Do Today’s Women Understand What/Who Came Before Us?

Anita Hill and Letty Pogrebin

Anita Hill and Letty Cottin Pogrebin. Photo by Zanefa Walsh

The first week of September I was privileged to introduce a discussion at Brandeis University between Anita Hill and Letty Cottin Pogrebin about faith, feminism and race. The discussion was framed by Pogrebin’s new book, Single Jewish Male Seeking Soul Mate.

Without ruining the book for those who haven’t picked it up yet, the main character, Zach, early on in the book promises his mother, a Holocaust survivor that he would marry a Jew and raise Jewish children (you can read more about it here). This promise is made at a young age, before the randomness and magnitude of life has the chance to impact Zach, and he tries to make his choices based on this promise. As you might imagine, it proves difficult and has a long lasting impact on his integrity and morality as the book continues. While the book is heavy with interfaith decision-making, interracial and intercultural issues and a variety of incarnations of feminism, the conversation between these two prolific authors was one devoted largely to generational division.

The question arose, “What do we really owe our parents?”

Pogrebin and Hill spoke not of interfaith or racial concerns when thinking through this question but rather of feminism. Do the women coming of age today understand what and who came before them that enables them to make the choices they make today? What sort of reverence or respect do second wave feminists deserve even if third or even fourth wave feminists make different—or  even opposite—decisions about their lives, their bodies or their politics. The questions are easier to ask than answer. While I am no feminist scholar I understand the motivation behind these questions and the concerns, especially in the context of the complex and diverse interfaith population.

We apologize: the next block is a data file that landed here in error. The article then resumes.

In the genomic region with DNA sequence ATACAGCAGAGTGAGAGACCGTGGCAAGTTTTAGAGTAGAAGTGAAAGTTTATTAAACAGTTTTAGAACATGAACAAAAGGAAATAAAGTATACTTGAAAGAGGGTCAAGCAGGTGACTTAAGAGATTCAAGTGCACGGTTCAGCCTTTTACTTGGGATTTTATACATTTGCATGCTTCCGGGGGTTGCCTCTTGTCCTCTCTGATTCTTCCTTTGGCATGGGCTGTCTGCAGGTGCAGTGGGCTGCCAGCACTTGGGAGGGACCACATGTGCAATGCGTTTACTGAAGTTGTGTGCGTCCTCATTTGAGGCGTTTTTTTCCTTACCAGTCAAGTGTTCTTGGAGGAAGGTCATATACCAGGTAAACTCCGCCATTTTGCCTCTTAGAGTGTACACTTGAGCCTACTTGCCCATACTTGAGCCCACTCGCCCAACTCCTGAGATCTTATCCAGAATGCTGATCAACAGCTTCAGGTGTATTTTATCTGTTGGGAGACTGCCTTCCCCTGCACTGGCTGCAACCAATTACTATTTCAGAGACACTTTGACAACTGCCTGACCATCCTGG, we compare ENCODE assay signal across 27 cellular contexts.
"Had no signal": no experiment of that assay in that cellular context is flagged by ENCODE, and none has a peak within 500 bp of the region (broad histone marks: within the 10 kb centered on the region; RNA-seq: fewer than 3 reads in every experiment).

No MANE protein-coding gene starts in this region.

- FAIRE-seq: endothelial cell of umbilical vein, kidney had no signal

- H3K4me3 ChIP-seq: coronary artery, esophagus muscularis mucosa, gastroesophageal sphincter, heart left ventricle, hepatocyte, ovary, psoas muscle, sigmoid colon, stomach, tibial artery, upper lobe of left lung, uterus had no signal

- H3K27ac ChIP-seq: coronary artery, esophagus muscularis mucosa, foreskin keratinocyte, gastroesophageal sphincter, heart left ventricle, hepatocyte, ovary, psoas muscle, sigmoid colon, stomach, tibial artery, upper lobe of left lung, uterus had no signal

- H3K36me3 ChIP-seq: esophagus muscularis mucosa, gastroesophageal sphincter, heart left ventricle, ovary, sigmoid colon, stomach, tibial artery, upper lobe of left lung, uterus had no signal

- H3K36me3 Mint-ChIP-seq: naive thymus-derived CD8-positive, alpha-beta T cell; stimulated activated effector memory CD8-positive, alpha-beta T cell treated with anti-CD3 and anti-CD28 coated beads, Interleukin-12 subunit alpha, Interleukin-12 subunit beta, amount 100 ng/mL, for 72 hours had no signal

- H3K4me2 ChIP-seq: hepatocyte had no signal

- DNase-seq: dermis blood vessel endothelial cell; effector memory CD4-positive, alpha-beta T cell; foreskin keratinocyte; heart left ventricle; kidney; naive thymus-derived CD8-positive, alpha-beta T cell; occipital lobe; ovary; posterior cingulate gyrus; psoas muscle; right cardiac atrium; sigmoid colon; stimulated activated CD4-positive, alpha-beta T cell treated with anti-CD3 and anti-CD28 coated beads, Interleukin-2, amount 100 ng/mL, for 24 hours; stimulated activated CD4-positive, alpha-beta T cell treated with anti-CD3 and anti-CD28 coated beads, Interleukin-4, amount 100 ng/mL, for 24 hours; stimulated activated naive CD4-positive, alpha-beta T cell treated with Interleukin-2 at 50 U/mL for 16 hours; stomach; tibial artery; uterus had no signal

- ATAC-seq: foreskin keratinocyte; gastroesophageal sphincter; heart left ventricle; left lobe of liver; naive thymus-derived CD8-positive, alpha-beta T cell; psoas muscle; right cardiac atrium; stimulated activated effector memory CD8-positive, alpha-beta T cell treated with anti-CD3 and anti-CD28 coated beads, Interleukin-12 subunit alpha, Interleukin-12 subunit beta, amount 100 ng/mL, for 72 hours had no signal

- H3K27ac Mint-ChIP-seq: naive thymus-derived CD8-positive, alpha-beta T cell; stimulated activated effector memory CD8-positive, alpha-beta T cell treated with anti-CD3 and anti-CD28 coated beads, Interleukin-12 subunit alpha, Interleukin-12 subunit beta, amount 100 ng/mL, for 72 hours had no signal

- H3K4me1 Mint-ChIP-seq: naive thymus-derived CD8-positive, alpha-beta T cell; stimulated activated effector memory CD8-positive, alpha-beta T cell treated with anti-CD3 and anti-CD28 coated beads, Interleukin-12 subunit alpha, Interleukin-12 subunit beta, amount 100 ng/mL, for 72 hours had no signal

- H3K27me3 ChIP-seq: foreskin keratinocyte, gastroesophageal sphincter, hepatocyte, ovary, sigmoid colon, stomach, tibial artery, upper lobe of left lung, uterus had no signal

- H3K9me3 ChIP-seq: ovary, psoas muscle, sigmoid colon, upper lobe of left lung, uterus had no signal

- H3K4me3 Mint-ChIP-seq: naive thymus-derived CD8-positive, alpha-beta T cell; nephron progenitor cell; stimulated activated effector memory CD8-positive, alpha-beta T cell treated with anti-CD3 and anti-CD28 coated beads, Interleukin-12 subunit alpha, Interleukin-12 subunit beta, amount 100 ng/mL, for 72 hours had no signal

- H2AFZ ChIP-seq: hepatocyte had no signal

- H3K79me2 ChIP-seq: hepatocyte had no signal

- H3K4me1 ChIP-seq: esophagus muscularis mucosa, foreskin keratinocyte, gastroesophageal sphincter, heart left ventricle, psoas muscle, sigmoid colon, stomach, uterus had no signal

Rabbi Jillian

Jillian (left) waiting to introduce the speakers. Photo by Zanefa Walsh

We do owe our parents and those who came before us respect, not merely for existing, and perhaps in having a hand in our existence, but also because they want to make the world better for us. We benefit from their hand in the evolution of the world. We benefit from what was bestowed upon us: the values, the cultural and/or religious ideology taught, the opportunities provided whether big or small, the love given.

Now I am not too cockeyed optimistic to understand that far too many people don’t have good parents and the evolution of our world has had long reaching negative consequences. But I am not willing to give up and I don’t think you are either. So we can respect and revere those on whose shoulders we stand and take up our own mantle of evolution, perhaps righting some wrongs not yet accomplished. For an inspiring look at this topic, see Dr. Ruth Nemzoff’s recent piece in the Huffington Post advising the next generation about how to promote feminism.